but I do want to save maybe e c x and e d. X. So I come in here picking order that I want to and say push E c X
04:21
push DDX
04:25
And then at the end, I want to restore those so pop and then the reverse order e d x
04:31
pop e c x
04:35
and now I function should still work as normal. But now it hasn't modified those registers, right? It saved them and then restored them.
04:47
And so it should still work,
04:50
All right. And then the second example,
05:03
we're going to use the push a d. Now
05:08
it's kind of interesting, because inside of our function, we did use Push A and Pop, which are pneumonic Same new Monix, right? So push all of those registers.
05:16
Let's just look at what it does.
05:18
So if we give ourselves some values here,
05:24
so move one into yaks New
05:28
two and TVX
05:31
four into dcx
05:36
eight
05:42
16
05:45
just picking registers that are going to get saved.
05:54
Okay.
05:55
And then what I want to do is I want to save all of my registers so I can say push
06:00
a D and I'm gonna give this a label.
06:04
So that way, when I'm debugging Aiken just just set a break point for that label,
06:11
and then I could do some extra work so I can say something like movie X
06:15
20 Movie v X
06:19
30 movie, see Ex
06:24
40.
06:26
Move. Yes, I
06:29
60
06:34
80.
06:36
And then I'll go on all restore my registers So, pop e d.
06:48
All right,
06:49
And then we're just gonna run that a bugger so that we can kind of see what's gonna happen. So g d B
06:56
6.8
06:58
And then because I put that label and I can just say break and then here. So it's a nice, convenient way to do that.
07:04
So then I can start running type are.
07:09
And so we've issued all of the commands to modify e x e b excess. We can see that the values of our registers have been set. Right, So we set e x ebx ccx
07:19
e d x e v p yes, I and e d. I also different separate values
07:26
and then we're gonna issue the push function, so we should see all of those values Go here into this stack
07:33
so all
07:34
step my instruction. So now we can say see yea x, I think Ebx e c x e d x.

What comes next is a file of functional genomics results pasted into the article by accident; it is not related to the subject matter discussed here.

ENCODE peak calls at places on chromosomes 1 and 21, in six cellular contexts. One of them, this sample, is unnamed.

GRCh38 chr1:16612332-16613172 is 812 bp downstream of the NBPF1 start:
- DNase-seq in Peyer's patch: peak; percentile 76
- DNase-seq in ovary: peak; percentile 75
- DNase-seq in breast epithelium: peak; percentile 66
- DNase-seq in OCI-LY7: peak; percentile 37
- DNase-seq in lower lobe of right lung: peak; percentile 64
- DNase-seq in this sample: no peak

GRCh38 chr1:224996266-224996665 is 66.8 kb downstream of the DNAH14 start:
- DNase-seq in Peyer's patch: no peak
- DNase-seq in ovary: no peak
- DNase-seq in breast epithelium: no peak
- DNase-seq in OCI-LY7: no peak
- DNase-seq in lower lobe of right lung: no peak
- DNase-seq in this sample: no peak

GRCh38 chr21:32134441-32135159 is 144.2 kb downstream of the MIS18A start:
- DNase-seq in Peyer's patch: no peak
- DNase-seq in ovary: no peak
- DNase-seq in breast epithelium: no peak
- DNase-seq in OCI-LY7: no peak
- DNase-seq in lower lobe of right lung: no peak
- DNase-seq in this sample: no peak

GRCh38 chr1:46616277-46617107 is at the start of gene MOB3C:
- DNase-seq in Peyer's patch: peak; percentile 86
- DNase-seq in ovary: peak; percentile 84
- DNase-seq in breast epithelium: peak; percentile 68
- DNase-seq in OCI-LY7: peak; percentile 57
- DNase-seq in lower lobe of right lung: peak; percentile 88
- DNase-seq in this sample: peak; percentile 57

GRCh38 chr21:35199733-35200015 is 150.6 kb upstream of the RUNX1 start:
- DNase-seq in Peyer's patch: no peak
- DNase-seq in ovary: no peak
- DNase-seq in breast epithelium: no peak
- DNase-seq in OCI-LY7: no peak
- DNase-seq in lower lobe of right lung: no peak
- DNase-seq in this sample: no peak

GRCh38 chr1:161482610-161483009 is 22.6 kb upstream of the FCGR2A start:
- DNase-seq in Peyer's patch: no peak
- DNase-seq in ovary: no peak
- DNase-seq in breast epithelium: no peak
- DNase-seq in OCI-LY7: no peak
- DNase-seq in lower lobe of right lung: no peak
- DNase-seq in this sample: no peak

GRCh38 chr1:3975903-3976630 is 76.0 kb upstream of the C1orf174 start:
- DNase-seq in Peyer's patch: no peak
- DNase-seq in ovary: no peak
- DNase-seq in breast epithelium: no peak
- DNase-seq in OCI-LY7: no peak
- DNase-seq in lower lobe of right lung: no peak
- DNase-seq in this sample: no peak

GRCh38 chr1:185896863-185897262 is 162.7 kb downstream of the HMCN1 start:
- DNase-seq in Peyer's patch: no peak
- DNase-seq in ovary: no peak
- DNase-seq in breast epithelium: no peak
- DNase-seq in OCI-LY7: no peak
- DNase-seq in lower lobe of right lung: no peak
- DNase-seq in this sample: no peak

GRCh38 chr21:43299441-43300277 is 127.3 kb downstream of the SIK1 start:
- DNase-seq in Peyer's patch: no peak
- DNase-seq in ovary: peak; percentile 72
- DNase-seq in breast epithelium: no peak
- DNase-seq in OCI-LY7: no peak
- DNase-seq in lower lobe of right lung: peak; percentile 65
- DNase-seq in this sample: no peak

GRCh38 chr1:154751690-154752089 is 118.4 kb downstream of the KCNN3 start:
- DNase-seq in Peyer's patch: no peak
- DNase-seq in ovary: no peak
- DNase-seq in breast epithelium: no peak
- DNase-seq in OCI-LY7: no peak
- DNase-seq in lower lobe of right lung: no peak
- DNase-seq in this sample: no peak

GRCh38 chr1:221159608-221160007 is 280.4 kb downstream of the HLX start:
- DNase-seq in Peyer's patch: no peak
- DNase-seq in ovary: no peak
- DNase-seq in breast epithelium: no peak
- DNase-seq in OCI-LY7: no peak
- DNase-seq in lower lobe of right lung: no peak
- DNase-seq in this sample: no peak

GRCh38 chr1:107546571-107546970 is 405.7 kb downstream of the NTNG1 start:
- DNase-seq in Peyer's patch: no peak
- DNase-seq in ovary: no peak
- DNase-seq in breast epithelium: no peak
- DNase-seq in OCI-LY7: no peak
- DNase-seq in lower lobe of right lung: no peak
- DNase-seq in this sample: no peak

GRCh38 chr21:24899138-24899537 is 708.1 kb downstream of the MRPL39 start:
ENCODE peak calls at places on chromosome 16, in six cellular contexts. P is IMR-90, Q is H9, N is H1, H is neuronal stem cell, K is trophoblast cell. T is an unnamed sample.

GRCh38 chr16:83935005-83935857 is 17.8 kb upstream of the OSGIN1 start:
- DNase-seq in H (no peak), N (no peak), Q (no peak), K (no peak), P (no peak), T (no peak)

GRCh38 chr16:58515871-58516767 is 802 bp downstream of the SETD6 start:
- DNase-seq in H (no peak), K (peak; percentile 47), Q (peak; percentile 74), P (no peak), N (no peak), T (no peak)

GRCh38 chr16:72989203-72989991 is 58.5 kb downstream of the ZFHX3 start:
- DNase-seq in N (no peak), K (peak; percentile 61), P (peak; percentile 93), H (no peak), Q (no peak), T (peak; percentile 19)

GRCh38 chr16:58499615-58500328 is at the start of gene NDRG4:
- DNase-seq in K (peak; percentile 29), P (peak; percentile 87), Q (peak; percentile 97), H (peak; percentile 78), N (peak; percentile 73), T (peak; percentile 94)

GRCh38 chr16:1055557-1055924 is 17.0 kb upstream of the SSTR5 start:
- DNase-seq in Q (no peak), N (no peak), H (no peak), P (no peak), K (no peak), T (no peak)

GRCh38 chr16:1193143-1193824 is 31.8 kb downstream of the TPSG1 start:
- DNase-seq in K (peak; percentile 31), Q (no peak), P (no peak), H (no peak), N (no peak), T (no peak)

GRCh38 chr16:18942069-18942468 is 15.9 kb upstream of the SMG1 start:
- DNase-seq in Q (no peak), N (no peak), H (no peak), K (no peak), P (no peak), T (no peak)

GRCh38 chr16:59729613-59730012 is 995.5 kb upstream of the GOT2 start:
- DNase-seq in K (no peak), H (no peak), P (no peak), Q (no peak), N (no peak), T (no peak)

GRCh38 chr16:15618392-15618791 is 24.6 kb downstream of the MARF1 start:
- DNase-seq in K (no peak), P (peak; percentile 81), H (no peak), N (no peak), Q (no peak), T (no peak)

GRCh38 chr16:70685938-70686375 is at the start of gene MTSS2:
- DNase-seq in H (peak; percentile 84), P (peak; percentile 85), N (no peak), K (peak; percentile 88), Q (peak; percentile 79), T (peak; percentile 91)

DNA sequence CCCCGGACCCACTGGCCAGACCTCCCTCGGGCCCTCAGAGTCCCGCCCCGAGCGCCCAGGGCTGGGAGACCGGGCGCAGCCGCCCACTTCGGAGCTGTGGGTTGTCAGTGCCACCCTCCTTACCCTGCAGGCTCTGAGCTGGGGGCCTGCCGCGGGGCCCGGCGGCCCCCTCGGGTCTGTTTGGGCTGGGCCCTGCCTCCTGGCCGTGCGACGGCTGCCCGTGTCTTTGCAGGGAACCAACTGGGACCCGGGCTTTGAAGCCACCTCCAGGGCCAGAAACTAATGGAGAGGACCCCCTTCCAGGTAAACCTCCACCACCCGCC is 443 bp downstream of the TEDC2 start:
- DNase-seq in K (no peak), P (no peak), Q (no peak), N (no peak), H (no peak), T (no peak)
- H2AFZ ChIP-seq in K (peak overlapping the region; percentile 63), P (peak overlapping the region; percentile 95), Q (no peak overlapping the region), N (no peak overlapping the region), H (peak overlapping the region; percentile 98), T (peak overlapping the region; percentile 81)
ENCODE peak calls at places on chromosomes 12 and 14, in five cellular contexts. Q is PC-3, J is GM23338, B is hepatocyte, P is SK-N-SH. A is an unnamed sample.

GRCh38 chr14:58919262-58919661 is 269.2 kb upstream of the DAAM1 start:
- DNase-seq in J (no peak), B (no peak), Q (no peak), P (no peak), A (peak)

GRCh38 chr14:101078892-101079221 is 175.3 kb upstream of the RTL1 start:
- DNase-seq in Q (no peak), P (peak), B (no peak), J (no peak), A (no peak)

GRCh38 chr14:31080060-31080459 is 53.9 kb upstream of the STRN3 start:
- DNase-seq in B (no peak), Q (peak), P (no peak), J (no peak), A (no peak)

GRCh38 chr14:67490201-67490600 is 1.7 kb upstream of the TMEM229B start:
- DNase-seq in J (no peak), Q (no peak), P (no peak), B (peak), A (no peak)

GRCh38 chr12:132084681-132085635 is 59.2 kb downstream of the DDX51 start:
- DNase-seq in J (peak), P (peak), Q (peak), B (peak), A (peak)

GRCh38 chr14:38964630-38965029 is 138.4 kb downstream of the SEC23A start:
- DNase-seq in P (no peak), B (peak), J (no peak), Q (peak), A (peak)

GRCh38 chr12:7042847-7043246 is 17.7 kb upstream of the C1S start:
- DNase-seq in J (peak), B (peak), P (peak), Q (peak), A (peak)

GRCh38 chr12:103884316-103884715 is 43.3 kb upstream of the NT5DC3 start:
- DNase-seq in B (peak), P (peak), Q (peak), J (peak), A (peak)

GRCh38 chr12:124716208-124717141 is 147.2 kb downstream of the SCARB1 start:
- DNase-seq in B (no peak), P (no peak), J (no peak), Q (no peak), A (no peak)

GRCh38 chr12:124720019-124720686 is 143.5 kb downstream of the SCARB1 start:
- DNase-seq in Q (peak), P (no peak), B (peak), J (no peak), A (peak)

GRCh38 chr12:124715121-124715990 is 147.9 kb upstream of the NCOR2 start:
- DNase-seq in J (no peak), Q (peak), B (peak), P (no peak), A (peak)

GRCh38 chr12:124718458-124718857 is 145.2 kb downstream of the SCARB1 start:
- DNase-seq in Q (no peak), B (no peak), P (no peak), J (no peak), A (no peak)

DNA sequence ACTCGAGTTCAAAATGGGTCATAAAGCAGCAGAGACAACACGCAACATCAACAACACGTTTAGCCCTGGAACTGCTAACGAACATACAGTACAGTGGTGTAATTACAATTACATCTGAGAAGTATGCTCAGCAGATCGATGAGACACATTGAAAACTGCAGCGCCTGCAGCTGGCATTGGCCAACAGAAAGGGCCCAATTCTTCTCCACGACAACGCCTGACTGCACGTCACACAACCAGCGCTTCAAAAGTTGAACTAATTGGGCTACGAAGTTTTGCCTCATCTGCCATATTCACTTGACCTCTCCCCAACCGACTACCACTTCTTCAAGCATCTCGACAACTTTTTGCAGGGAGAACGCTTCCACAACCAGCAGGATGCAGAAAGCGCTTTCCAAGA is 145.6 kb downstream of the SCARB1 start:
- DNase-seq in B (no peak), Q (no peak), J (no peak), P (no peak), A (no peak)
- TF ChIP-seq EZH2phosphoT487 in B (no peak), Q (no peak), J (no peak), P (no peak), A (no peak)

07:43
You got a stack pointer, E b P
07:46
um, yes, Size 10. And Edie eyes 20.
07:50
So you can see that those are saved onto the stack
07:54
and now we'll just go through and we're modifying all of these registers.
07:59
All right, so we got to the point where a modified each one of them, right? So now they're completely different values than we had before, and I left sort of gsp alone.
08:07
And then when I do the pop A,
08:11
we can see that our registers got reset back to what they were right. So we were able to save them, and it saved them in a particular order.
08:18
And then we were able to restore them using the pop function.
08:24
And then I can finish the program, which doesn't do anything.
08:33
So today we talked about saving registers in a function and either doing that by saving all of the registers or doing it by saving the ones that we modified. And generally the approach would be to save the ones you modify. If you know which ones are gonna be modified.
08:50
And then if you have flags, we learned how to save those flags in a function.
08:54
So looking forward, we're gonna have ah, more complicated example that uses the stack and parameters and then saves registers that we're modifying.
09:05
So here's our quiz. So what is the command that will save all of the general purpose registers?
09:13
Push a D.
09:15
What is the command that will restore the flags again? Assuming that you have saved them
09:22
pop F D.
09:24
So if you have questions, you can contact me at Miller MJ at you and Kate I e to you, and you can find me on Twitter at Milhouse 30.

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Assembly

This course will provide background and information related to programming in assembly. Assembly is the lowest level programming language which is useful in reverse engineering and malware analysis.

Instructed By

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Matthew Miller
Assistant Professor at the University of Nebraska at Kearney